Eduard Nikolaev (2015 track race champion): We are going to need stamina because this is a long stage and it’s usually very hot in this region in January. It’s likely that we’ll have to find our own route, so my co-driver takes on extra responsibility when that is the case. Our mechanic will also need to be ready to act fast because it is possible to suffer from punctures in this terrain. My task will be to keep us moving as quickly as possible.
Wednesday, January 13: Stage 10 – Belén to La Rioja
Stéphane Peterhansel (11-time Dakar champion): It’s never simple on the dunes in Fiambalá and I can remember some very complicated stages. There have been days when I have lost time in Fiambalá, but I also have some happy memories of this place. I would expect us to be racing off-piste for about 80 percent of this stage, so that makes the navigation very challenging. There will be long climbs over very soft sand and then the descent takes place over white dunes that are not easy to cross. Then we come to the canyon, which can be very dry or completely flooded depending on the weather at that moment. It’s amazing that such a small area has such a wide range of terrain.
Thursday, January 14: Stage 11 – La Rioja to San Juan
Joan Barreda (13 Dakar stage victories): I think that having Marc Coma as this year’s Sporting Director has helped to give us a very interesting route. Marc has won the bike race five times, so he knows the competition inside and out. This stage during the second week looks like it will present navigational challenges to the riders, this is typical for the stages we race close to the Andes. We will share the route with trucks and cars, this can often prove the difference between one rider and the others.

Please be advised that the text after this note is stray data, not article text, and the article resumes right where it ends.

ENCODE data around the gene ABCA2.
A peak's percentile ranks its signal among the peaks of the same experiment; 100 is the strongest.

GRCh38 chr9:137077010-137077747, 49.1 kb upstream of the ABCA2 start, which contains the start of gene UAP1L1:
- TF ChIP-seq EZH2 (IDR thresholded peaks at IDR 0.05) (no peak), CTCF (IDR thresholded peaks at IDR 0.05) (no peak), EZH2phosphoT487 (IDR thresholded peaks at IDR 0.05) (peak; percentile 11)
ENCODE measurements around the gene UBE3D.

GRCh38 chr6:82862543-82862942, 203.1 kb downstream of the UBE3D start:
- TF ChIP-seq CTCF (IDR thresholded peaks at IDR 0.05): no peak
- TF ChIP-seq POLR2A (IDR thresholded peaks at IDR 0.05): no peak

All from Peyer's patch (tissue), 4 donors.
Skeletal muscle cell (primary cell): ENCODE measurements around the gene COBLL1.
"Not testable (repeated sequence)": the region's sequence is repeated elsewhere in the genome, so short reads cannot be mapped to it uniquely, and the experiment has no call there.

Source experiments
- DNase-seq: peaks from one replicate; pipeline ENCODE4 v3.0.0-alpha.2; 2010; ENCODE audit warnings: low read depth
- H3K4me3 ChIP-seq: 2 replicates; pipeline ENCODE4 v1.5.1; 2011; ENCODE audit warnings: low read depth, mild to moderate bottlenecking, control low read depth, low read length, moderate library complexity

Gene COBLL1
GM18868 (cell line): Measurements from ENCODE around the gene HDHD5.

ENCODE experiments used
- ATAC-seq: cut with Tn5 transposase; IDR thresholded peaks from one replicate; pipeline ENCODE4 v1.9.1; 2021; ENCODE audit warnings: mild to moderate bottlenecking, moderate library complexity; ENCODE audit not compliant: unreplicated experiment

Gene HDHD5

Friday, January 15: Stage 12 – San Juan to Villa Carlos Paz
Adam Małysz (Ski jumper turned rally racer): Such a long stage (900km in total) right before the end of the competition can turn out very tricky. Some may already be focused on the finish line, but even though it’s within reach you cannot afford a moment of weakness. In general, the Dakar requires excellent physical condition. I work with a doctor, Michal Wilk, who has prepared training plans for me and supervises my preparation for the Dakar. The last stages require special care of the car, because after covering so many thousands of kilometres it’s seriously worn out. At that point, I try to drive safe enough so that one mistake doesn’t squander two weeks of hard work.
Saturday, January 16: Stage 13 – Villa Carlos Paz to Rosario
Cyril Despres (5-time Dakar winner): At the Dakar it’s necessary to maintain complete concentration throughout the whole two weeks, so my mindset doesn’t change whether it’s the first, fifth or final stage. Depending on how my race has gone up to this final stage, I will be hoping to consolidate my position and take advantage of any opportunities to climb the rankings. There are days at the Dakar when you know you have to push really hard because there is the opportunity to make time on the competitors around you. However, in my experience the final stage is not the time to be taking big risks.